Ecogenomic Sensing

Sensors: Underwater Research of the Future (SURF Center)

MBARI President/CEO Chris Scholin, the science lead behind the development of the Environmental Sample Processor (ESP), heads out to sea for the launch of a long-range autonomous underwater vehicle carrying the latest version of the instrument. Photo: Todd Walsh © MBARI 2017

The development of the Environmental Sample Processor (ESP) is one of MBARI’s longest running projects and was born out of the desire to perform laboratory microbiology in situ, or in the environment of interest. The ESP is a robotic “laboratory-in-a-can” that can be deployed at sea, take samples autonomously, run biochemical tests, and detect the presence or absence of target organisms and/or the substances they produce. Instruments that are able to perform these tests within the environment represent a new class of devices known as “ecogenomic sensors”.

Having a robot perform tests in situ provides significant advantages. In the past, getting on-site to collect and process samples on a regular basis required significant personnel, equipment, and a ship. Conversely, placing a robot on-site that can collect and process samples autonomously removes the need for ships to visit the site each time a sample is needed. And underwater robots are oblivious to bad weather or sea state. These advantages can allow researchers to have a presence in more places at once and for longer periods of time.

At MBARI, we created the SURF Center (Sensors: Underwater Research of the Future) to better leverage the multiple projects related to ESP development and usage. Our goal is to continue improving reliability and capability, collecting data to understand microbial processes in the ocean, and training others to use this technology for the benefit of society.

Genomic sensors

By utilizing cellular-level molecular biology, the ESP can assist multiple areas of oceanographic research and resource management.


Kevin Gomes

Information Engineering Group Lead

John Ryan

Senior Research Specialist


Upper-ocean systems
Acoustical ocean ecology
Acoustic instruments
Acoustic fingerprinting
Acoustic community ecology
Acoustics in the news
Biological oceanography
Global modes of sea surface temperature
Krill hotspots in the California Current
Nitrate supply estimates in upwelling systems
Chemical sensors
Chemical data
Land/Ocean Biogeochemical Observatory in Elkhorn Slough
Listing of floats
SOCCOM float visualization
Periodic table of elements in the ocean
Biogeochemical-Argo Report
Profiling float
Interdisciplinary field experiments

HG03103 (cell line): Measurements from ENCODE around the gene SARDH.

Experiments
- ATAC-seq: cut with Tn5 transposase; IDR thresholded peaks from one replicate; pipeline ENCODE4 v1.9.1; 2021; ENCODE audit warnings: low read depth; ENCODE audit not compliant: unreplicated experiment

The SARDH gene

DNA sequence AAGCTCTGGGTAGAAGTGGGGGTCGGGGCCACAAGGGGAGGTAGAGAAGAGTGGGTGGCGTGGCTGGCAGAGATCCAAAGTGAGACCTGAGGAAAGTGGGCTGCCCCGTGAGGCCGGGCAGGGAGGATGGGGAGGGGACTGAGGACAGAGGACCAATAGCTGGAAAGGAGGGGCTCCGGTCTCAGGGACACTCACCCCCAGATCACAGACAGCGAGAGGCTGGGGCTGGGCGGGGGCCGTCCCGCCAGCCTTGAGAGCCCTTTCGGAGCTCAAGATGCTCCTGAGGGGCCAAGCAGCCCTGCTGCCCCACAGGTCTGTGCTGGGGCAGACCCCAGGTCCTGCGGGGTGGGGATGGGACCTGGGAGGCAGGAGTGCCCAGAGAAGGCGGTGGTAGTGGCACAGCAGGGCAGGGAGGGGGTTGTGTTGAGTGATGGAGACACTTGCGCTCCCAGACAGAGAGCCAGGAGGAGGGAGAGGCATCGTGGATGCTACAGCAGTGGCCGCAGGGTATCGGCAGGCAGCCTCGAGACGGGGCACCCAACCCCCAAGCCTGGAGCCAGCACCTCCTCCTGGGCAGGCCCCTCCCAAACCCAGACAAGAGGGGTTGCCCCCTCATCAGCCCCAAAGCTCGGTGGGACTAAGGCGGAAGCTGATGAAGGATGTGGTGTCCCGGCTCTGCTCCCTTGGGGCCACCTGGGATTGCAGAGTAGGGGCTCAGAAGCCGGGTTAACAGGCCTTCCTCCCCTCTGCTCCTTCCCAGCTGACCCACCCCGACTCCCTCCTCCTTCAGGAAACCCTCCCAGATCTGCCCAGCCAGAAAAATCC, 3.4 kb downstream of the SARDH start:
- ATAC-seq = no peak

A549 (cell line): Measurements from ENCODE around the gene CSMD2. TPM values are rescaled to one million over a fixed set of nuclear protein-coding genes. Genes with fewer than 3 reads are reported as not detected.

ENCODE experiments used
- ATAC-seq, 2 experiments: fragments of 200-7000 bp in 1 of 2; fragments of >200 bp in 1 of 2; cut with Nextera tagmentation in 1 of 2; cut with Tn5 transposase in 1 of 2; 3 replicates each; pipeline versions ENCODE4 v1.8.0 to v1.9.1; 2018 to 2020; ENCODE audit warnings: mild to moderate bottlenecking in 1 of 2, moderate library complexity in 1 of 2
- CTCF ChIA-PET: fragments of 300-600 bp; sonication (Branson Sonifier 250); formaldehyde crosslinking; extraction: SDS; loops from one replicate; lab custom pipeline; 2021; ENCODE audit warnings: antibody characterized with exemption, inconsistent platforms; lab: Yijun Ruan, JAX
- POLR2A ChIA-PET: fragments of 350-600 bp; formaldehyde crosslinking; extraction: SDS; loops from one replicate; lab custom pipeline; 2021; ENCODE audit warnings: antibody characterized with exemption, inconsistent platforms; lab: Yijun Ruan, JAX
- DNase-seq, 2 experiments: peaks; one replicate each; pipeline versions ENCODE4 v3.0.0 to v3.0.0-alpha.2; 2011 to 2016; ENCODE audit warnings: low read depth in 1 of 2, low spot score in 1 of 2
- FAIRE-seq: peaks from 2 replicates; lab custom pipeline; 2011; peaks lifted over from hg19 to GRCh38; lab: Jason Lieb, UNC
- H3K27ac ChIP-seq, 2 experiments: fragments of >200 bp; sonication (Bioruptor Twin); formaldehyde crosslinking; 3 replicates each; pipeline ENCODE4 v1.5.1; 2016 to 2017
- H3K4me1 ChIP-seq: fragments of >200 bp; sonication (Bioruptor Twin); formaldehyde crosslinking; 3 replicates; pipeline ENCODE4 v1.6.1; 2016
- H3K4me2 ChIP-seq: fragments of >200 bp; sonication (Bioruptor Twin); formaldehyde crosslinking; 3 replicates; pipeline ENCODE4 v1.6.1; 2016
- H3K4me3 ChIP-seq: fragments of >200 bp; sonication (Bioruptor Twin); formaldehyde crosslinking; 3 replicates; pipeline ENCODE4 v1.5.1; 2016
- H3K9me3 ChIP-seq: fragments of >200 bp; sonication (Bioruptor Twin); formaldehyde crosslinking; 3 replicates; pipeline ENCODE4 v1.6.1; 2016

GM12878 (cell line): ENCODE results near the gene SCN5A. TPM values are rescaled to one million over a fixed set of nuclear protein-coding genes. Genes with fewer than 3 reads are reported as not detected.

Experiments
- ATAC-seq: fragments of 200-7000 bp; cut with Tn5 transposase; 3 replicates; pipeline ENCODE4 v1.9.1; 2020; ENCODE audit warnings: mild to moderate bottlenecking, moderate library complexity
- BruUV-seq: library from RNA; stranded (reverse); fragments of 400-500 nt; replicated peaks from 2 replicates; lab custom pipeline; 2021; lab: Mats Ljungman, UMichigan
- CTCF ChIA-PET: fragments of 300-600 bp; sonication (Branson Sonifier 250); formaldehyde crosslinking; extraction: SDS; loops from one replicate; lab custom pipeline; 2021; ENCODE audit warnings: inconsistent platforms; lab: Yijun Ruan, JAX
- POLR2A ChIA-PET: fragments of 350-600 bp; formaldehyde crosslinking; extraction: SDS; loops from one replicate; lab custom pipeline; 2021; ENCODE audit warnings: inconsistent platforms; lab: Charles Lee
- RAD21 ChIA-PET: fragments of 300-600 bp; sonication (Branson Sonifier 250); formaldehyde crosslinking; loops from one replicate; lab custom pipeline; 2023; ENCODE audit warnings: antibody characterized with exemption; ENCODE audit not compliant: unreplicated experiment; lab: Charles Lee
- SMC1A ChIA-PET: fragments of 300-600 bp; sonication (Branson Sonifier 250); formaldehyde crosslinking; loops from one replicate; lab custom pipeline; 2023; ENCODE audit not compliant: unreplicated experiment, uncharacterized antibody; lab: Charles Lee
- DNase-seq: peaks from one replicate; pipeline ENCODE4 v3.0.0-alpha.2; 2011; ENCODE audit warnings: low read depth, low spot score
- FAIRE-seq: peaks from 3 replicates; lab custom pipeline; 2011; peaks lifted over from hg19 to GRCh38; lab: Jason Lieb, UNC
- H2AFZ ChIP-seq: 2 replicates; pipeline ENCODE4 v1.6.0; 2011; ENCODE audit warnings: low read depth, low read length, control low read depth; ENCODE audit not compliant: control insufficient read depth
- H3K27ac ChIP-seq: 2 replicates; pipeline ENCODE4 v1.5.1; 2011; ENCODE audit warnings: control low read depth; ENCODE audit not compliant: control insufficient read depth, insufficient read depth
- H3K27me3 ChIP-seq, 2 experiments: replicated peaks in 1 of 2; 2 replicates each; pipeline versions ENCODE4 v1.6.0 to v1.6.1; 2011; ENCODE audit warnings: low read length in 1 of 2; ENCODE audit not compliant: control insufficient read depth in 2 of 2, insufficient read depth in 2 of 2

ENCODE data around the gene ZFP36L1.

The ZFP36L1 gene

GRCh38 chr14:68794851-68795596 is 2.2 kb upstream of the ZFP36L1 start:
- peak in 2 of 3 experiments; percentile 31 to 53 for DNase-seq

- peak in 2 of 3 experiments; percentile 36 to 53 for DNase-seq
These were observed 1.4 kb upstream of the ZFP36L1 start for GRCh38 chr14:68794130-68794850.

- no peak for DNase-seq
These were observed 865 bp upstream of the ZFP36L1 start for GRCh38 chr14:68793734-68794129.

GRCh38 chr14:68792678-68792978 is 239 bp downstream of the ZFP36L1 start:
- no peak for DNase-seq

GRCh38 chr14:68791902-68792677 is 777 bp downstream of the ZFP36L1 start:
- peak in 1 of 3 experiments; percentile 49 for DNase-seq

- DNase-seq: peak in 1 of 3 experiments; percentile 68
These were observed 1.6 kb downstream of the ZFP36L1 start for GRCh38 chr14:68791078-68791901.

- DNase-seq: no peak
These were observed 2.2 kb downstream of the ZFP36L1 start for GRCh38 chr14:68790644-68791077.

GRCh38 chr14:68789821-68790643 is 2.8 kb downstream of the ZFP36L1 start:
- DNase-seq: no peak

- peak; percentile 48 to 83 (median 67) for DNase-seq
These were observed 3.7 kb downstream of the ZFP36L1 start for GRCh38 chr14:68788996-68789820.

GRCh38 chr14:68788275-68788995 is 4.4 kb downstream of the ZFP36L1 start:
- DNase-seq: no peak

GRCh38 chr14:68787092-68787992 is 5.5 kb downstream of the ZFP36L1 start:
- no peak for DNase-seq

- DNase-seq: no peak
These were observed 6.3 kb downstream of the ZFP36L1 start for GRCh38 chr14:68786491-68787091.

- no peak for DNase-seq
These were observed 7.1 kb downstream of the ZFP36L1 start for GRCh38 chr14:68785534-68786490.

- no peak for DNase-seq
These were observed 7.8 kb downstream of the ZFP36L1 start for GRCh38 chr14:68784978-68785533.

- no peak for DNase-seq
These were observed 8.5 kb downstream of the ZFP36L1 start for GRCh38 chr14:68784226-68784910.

Ecogenomic Sensing
Genomic sensors
Field experiments
Harmful algal blooms (HABs)
Water quality
Environmental Sample Processor (ESP)
ESP Web Portal
In the news
Ocean observing system
Midwater research
Midwater ecology
Deep-sea squids and octopuses
Food web dynamics
Midwater time series
Respiration studies
Zooplankton biodiversity
Seafloor processes
Revealing the secrets of Sur Ridge
Exploring Sur Ridge’s coral gardens
Life at Sur Ridge
Mapping Sur Ridge
Biology and ecology
Effects of humans
Ocean acidification, warming, deoxygenation
Lost shipping container study
Effects of upwelling
Faunal patterns
Previous research
Technology development
High-CO2 / low-pH ocean
Benthic respirometer system
Climate change in extreme environments
Station M: A long-term observatory on the abyssal seafloor
Station M long-term time series
Monitoring instrumentation suite
Sargasso Sea research
Antarctic research
Geological changes
Arctic Shelf Edge
Continental Margins and Canyon Dynamics
Coordinated Canyon Experiment
CCE instruments
CCE repeat mapping data
Monterey Canyon: A Grand Canyon beneath the waves
Submarine volcanoes
Mid-ocean ridges
Magmatic processes
Volcanic processes
Explosive eruptions
Hydrothermal systems
Back arc spreading ridges
Near-ridge seamounts
Continental margin seamounts
Non-hot-spot linear chains
Eclectic seamounts topics
Margin processes
Hydrates and seeps
California borderland
Hot spot research
Hot-spot plumes
Magmatic processes
Volcanic processes
Explosive eruptions
Volcanic hazards
Hydrothermal systems
Flexural arch
Coral reefs
ReefGrow software
Eclectic topics
Submarine volcanism cruises
Volcanoes resources
Areas of study
Bioluminescence: Living light in the deep sea
Microscopic biology research
Open ocean biology research
Seafloor biology research
Automated chemical sensors
Methane in the seafloor
Volcanoes and seamounts
Hydrothermal vents
Methane in the seafloor
Submarine canyons
Earthquakes and landslides
Ocean acidification
Physical oceanography and climate change
Ocean circulation and algal blooms
Ocean cycles and climate change
Past research
Molecular ecology
Molecular systematics
SIMZ Project
Bone-eating worms
Gene flow and dispersal
Molecular-ecology expeditions
Ocean chemistry of greenhouse gases
Emerging science of a high CO2/low pH ocean